Jimmy Bianco, president of Control Module, Inc. (Enfield, CT), says that distributed enterprises in which employees move from site to site must be especially conscious of network demands. "If you move people, say in a retail environment, from one store to another, you'll need the infrastructure to communicate between those locations," says Bianco. "In a smaller application, you can locally load the information for a biometric time clock and use the system to see quick ROI. We have a solution that's in 60 airports with 300 clocks. The 30,000 employees can be traded from one site to another on a daily basis. There's no way to put 30,000 templates on every clock, let alone keep them updated," says Bianco. "A distributed solution like this may require the clock to prompt for a PIN [personal identification number] and call back to the server for a template. This template could then be automatically deleted after a given period, such as five days."
Employee Self-Service Reduces HR Costs
Automating payroll processing through time and attendance software has become a common way for enterprises to cut costs, but allowing employees to interact with the system can reduce costs further. "Kiosks can be set up at the work site for employees to check personal data, such as 401K information or a vacation schedule, during breaks. Secure Internet log-on is also another option and further increases employees' access to their files," says Bianco. When employees can gather this information themselves, the HR staff no longer has to dedicate resources to searching for it. Murray points to one banking center customer with more than 15 branches and 250 to 300 employees. He says that a comment from that customer indicated inquiries to HR "virtually ceased" when employees were given access to personnel files secured through social security numbers.
In addition to reducing interruptions experienced by HR employees, an integrated time and attendance system can streamline the preparation of annual reviews. "Maintaining an integrated database allows you to look at entire employee history," says Murray. "It can be configured to flag exceptions based on business rules. So if an employee has to be a certain number of minutes late, it will note only those incidents. When it's time for a review, you can run an indisputable report in seconds." An accessible database can also be used to settle pay disputes more quickly or provide evidence to support employee dismissal.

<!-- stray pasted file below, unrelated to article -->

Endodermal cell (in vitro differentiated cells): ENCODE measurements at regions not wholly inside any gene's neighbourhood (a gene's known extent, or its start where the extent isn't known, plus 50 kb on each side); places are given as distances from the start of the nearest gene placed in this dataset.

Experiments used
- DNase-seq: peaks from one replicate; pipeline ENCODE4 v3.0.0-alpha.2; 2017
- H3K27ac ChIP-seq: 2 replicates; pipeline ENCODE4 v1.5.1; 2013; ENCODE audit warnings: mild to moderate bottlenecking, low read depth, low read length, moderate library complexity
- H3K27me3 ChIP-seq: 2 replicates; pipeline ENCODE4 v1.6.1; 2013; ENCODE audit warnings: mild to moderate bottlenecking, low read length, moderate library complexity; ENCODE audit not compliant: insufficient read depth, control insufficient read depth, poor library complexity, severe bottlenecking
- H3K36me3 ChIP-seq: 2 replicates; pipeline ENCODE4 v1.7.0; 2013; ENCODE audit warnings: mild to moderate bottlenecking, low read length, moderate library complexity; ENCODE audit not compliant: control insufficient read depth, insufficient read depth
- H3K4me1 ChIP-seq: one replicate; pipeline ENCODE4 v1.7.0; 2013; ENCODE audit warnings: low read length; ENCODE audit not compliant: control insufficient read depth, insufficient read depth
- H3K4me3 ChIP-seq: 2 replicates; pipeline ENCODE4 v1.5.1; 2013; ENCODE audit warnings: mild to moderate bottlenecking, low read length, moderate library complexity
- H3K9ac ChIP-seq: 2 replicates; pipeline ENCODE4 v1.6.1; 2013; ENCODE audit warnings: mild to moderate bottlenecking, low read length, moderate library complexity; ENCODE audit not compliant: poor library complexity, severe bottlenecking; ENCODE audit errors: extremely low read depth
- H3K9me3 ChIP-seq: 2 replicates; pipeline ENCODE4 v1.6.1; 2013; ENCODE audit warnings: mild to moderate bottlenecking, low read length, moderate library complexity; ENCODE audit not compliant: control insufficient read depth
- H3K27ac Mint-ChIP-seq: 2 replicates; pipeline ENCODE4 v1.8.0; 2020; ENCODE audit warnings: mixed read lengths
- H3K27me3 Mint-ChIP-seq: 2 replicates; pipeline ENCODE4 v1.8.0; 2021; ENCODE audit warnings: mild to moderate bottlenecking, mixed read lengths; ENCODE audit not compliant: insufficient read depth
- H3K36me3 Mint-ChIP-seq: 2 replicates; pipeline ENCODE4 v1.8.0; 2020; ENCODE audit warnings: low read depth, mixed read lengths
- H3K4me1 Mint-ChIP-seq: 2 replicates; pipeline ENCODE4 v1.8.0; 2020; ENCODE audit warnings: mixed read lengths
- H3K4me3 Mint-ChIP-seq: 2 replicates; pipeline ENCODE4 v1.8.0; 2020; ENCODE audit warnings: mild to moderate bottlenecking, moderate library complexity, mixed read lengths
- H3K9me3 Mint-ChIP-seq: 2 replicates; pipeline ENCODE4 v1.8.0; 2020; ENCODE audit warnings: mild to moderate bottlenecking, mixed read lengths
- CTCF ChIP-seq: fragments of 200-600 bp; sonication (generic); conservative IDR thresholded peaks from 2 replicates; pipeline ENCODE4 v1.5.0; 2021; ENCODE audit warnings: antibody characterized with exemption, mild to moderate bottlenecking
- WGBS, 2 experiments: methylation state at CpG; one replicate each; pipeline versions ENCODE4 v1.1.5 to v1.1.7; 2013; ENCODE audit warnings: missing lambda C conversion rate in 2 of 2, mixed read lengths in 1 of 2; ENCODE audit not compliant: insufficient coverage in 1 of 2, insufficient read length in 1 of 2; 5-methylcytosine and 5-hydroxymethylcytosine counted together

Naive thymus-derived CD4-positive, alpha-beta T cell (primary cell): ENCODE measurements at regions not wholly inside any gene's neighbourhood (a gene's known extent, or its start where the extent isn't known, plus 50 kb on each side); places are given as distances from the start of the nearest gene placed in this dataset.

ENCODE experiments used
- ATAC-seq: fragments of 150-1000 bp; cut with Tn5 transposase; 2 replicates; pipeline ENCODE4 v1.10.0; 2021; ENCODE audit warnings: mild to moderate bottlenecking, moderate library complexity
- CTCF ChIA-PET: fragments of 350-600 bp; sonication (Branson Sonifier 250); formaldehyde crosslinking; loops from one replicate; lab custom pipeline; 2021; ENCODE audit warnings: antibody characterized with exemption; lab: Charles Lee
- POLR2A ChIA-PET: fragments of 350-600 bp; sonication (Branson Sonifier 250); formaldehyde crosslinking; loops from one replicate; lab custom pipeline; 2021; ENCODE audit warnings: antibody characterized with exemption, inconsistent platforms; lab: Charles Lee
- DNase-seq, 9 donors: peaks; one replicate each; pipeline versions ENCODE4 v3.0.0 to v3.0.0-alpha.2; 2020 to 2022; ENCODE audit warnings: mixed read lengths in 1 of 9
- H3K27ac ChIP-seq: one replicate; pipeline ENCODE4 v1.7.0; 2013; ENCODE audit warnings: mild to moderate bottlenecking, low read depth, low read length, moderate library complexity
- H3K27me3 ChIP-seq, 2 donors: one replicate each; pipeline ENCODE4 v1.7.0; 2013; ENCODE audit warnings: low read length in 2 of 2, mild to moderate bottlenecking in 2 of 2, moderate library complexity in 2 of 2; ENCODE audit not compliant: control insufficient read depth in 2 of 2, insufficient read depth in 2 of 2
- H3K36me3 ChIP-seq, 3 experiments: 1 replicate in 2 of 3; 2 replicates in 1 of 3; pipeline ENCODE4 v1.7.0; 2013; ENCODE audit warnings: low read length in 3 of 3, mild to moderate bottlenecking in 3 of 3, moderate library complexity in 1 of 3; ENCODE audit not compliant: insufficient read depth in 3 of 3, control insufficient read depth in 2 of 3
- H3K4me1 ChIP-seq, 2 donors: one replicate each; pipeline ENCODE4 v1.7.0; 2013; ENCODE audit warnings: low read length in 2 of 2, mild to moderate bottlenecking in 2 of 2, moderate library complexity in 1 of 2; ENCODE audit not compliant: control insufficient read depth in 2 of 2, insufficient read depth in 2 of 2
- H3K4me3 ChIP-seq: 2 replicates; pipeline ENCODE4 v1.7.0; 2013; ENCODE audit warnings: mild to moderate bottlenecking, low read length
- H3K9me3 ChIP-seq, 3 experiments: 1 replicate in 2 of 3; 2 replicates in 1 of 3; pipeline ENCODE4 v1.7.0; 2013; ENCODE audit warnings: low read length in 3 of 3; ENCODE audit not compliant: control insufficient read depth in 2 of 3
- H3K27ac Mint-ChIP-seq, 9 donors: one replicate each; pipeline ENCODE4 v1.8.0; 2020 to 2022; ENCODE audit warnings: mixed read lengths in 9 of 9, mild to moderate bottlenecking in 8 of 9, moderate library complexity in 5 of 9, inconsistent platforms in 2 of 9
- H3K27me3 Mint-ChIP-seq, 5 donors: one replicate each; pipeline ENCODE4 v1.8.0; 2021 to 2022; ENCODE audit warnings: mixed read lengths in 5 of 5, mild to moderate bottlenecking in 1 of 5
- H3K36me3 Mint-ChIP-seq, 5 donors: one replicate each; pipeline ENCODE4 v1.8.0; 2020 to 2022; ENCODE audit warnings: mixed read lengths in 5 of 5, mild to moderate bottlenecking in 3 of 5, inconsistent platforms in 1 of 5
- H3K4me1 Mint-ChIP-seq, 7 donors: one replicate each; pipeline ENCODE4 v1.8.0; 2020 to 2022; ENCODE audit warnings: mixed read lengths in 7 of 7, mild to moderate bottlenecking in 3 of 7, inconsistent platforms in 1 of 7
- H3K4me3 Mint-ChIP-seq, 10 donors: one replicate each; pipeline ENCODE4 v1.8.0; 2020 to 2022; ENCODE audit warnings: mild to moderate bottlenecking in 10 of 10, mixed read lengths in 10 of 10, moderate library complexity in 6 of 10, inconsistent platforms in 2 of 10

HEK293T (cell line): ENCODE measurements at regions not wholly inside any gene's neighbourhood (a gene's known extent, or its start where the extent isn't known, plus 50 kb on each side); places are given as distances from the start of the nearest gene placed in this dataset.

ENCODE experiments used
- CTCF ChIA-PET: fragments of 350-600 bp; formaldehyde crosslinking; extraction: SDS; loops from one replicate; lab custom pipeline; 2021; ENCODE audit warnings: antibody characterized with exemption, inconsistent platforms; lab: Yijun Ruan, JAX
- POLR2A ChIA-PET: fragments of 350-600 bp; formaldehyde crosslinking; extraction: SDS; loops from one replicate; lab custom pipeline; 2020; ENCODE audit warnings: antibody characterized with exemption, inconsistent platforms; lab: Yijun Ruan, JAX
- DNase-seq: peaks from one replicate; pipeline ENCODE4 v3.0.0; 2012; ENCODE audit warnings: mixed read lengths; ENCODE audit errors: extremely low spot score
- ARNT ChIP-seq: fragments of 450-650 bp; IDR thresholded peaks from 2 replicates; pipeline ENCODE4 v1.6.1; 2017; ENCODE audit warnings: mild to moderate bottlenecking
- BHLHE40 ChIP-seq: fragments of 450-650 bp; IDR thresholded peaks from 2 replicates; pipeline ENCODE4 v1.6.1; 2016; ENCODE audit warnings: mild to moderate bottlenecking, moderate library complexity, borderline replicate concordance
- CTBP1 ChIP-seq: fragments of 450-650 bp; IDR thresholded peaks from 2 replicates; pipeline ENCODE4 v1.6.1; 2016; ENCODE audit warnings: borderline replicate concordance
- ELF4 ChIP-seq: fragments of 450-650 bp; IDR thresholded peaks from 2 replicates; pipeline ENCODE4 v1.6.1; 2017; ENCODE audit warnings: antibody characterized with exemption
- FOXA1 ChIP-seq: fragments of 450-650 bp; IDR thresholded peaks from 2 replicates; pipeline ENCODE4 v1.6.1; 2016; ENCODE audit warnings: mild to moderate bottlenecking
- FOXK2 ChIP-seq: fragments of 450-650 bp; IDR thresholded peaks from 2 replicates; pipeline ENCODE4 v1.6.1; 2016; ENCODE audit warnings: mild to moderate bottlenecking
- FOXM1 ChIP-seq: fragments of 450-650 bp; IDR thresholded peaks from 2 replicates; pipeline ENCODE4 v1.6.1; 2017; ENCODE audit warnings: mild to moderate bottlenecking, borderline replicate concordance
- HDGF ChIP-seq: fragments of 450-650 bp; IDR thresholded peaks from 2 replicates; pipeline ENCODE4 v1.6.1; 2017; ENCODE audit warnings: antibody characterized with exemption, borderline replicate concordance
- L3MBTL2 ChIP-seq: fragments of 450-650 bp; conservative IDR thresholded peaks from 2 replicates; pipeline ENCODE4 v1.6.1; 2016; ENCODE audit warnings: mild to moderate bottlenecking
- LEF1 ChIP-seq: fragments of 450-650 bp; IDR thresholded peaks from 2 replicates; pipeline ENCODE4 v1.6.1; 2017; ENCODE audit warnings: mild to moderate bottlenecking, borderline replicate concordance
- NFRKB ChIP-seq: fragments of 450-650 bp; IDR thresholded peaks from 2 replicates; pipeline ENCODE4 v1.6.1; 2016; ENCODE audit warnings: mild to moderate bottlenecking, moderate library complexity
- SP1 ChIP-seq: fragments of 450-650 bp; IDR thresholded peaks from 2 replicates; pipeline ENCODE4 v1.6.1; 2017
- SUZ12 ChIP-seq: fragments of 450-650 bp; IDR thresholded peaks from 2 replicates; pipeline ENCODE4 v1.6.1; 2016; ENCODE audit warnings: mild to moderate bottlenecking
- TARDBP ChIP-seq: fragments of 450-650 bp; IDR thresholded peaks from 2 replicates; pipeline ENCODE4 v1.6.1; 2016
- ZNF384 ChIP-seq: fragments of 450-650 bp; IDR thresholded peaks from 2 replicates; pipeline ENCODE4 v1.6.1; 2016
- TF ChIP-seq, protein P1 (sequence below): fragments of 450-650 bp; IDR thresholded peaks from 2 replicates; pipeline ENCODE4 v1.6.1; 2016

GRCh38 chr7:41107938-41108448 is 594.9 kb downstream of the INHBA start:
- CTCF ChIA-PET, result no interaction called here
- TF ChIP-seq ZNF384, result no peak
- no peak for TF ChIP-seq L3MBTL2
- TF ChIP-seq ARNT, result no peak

Time And Attendance Data Fosters Intelligent Decisions
By configuring a system to track employees and projects, enterprises can more efficiently track production costs. This data may be used to compare departments, or it may be used for billing. With browser-based access, even salaried employees could use a system at their desktops to record their time. For instance, the cost of producing a product may include manufacturing hours on the shop floor as well as engineering or professional services. By integrating and organizing the data collected from the shop floor and from desktops, executives have a more accurate and more timely picture of how resources are being allocated.
Mining the data collected by a time and attendance solution and generating reports can also provide up-to-the-minute data about operational issues. "When you start to collect information in a fully automated system, you have the ability to generate reports of all kinds," says Murray. "For instance, if you are aware how much time is regular and how much is overtime, you know when it's time to look at hiring new people. You can get labor statistics and compare one department to another. Once that data is being collected in a database, you can use it in a myriad of ways to understand your business better."
Using your time and attendance system to cut costs and increase efficiency is possible for organizations that fully evaluate their needs and take a long-term view. Advises Murray, "It doesn't mean you have to do it all at once, but you have to know where you want to be at the end."